The Vikings traded Stefon Diggs a little more than two years after he authored the Minneapolis Miracle — a sublime sideline catch and run to improbably win an NFC divisional round game against the Saints as time expired.
In return for the gifted wide receiver, Minnesota received a first-round draft pick it would use to select LSU pass-catcher Justin Jefferson in the 2020 NFL Draft.
As the Vikings continue to struggle offensively this season, that deal looms as a factor in the team’s NFC North slide. Jefferson is showing immense rookie promise, but his consistency might not fully develop for a couple of years. Diggs is in his prime. The team theoretically could have made a separate move to draft Jefferson while keeping Diggs; in other words, the premise Minnesota needed to shed one of its best weapons in order to bring in the rookie is flawed.
That said, Diggs’ relationship with the Vikings broke down last year perhaps beyond possible repair. His five-year, $72 million contract, signed in 2018, also might have played a factor in his exit.
The Vikings are hoping Jefferson can put on a prime time show Sunday night against the Seahawks in the manner Diggs often did.
Below is a further dive into Diggs’ move to Buffalo and Jefferson’s start in Minnesota.
Why did the Vikings trade Stefon Diggs to the Bills?
Diggs regularly voiced frustration about the direction of the Vikings and his role on the team, and his seemingly negative tweet after Minnesota extended Kirk Cousins in March preceded his trade to Buffalo that night. Diggs tweeted “it’s time for a new beginning” after the team announced the Cousins deal.
From a locker room chemistry perspective, then, dealing Diggs made sense. His discontent threatened to make him a problematic presence on a roster reeling from a playoff beatdown against the 49ers.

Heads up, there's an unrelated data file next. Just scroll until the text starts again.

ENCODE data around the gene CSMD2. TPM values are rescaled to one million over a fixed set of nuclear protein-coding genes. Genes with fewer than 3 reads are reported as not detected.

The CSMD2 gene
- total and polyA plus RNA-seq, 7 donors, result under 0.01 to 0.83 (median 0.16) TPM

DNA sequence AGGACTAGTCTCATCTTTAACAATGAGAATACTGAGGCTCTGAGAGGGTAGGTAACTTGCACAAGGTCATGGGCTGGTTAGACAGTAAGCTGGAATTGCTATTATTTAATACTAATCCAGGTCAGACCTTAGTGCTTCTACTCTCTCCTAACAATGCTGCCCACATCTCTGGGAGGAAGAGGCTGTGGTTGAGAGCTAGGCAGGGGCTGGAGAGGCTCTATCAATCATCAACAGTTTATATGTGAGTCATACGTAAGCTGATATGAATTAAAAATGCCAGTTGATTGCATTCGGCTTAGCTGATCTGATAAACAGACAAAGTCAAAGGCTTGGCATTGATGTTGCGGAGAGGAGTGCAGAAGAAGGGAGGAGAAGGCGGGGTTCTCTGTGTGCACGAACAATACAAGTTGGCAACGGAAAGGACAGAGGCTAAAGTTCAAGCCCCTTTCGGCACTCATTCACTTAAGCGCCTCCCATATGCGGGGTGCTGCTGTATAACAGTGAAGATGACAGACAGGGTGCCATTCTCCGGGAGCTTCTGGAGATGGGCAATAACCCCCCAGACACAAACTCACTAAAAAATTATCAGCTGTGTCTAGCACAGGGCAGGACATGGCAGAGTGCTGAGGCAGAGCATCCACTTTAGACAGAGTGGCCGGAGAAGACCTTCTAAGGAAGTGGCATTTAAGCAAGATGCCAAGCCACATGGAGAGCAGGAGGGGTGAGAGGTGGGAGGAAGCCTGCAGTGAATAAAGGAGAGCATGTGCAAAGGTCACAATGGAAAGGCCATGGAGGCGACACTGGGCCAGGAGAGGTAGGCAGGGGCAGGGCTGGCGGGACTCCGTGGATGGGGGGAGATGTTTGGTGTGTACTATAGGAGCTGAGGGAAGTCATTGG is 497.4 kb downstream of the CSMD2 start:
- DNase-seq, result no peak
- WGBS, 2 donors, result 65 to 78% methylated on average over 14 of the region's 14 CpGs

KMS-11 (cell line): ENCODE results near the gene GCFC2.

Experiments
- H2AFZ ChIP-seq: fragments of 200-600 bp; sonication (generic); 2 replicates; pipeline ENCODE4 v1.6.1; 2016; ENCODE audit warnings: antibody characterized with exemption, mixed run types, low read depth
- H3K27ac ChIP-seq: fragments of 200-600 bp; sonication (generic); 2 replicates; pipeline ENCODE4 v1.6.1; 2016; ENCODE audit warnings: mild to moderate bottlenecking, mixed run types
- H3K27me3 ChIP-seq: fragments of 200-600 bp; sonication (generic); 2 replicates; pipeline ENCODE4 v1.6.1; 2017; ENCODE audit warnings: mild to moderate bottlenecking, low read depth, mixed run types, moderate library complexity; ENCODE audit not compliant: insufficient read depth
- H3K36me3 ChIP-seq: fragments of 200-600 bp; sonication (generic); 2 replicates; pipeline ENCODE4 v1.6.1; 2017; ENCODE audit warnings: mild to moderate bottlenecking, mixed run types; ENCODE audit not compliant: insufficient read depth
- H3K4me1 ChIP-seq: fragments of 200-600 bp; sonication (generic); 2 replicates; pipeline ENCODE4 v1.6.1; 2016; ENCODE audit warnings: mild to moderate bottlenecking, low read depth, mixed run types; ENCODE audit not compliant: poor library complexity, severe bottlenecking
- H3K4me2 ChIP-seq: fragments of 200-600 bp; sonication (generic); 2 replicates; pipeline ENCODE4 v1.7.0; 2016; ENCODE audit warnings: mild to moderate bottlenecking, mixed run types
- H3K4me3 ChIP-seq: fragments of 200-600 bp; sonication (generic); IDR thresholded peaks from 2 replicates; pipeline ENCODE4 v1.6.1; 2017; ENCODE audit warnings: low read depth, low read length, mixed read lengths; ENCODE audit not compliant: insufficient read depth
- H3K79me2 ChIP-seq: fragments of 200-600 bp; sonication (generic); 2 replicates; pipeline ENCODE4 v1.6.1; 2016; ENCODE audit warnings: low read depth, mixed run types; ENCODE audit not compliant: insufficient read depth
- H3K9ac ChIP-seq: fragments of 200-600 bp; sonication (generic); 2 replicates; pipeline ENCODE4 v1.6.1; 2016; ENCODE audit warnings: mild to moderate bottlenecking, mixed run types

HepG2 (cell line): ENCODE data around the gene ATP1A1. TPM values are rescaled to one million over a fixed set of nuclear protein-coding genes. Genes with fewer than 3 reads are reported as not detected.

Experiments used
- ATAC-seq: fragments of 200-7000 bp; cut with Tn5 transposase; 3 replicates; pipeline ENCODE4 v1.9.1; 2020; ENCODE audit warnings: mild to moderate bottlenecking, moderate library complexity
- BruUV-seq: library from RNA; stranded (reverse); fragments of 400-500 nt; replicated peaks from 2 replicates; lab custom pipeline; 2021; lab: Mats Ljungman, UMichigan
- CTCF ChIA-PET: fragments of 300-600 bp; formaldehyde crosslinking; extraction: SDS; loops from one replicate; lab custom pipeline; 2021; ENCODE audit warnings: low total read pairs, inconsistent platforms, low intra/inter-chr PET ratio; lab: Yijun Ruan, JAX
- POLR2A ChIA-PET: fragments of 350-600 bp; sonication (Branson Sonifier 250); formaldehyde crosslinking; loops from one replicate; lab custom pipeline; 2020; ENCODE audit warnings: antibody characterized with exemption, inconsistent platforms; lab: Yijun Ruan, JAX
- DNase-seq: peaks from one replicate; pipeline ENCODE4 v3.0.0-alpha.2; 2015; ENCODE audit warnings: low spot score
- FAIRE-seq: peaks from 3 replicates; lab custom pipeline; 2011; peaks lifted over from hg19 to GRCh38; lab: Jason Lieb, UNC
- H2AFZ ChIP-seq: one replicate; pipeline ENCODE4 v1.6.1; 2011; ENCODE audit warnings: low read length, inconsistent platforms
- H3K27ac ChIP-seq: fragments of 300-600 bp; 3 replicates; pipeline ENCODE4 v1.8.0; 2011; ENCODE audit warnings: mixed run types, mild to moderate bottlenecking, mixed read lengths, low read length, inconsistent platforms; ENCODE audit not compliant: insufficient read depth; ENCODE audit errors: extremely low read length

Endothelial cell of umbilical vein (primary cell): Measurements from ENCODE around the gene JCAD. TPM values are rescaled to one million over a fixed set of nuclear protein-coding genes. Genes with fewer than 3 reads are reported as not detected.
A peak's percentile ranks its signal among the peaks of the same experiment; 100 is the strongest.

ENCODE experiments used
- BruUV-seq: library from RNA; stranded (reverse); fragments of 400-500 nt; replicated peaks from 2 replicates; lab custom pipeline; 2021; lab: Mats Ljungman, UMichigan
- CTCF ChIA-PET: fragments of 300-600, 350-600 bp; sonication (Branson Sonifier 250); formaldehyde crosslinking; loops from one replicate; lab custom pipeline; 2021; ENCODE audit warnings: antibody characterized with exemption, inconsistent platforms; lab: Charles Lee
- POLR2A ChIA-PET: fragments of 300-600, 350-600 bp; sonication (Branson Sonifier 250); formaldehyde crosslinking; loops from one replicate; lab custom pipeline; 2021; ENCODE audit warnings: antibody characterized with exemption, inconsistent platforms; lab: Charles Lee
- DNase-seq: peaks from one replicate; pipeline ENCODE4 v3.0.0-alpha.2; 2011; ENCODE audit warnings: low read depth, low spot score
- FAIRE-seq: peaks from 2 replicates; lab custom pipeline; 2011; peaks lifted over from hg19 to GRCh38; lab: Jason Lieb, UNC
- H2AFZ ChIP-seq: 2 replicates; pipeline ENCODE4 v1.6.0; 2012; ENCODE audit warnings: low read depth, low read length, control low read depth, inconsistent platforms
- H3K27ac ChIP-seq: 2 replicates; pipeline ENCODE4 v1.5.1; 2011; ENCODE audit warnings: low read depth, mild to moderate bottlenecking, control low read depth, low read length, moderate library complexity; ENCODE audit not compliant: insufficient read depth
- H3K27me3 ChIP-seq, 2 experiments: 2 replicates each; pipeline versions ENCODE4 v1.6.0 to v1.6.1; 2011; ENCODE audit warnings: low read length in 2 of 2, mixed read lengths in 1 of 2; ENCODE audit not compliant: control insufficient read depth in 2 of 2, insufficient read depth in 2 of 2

Diggs, a consecutive 1,000-yard receiver, has since denied forcing his way out of Minnesota.
“I never really was vocal about what I did or didn’t like (in Minnesota),” Diggs told reporters, not acknowledging he skipped practices and told media members while with the Vikings that he “can’t sit up here and act like everything is OK.”
In fairness to Diggs, the situation in Minnesota frustrated several players. Former teammate Adam Thielen, for example, called out Cousins for his deep ball struggles. The Vikings failed to replicate their 2017 success, but Diggs progressed on an individual level.
Stefon Diggs trade details
Buffalo traded the No. 22 overall pick in the 2020 NFL Draft, as well as fourth-round, fifth-round and sixth-round selections. It received a seventh-round pick along with Diggs.
The Vikings used that No. 22 choice on Jefferson.
Was the trade worth its cost for the Bills?
So far, acquiring Diggs has been a masterstroke from Buffalo’s front office. After years of mediocre offensive play, the Bills now have an exciting roster building around quarterback Josh Allen.
The Bills lead the AFC East with a 4-0 record. Diggs has 26 catches for an NFL-best 403 yards and two touchdowns. Allen might be the best quarterback he’s ever played with considering he attended Maryland and spent his first NFL seasons catching passes from Cousins, Sam Bradford and Case Keenum.
Why did Minnesota draft Justin Jefferson?
In another year, Jefferson might have been drafted much higher than No. 22. His availability at that spot largely came down to the depth of top prospects at the position. He made for an ideal fit for Minnesota.
Jefferson delivered a breakout performance in Week 3 (nine catches for 173 yards), and followed up that showing with another strong game this past weekend (five catches for 103 yards). His trajectory could alleviate the hurt of losing Diggs, though Vikings fans are likely wishing they could see a lineup that includes Jefferson, Diggs and Thielen carving through secondaries together.
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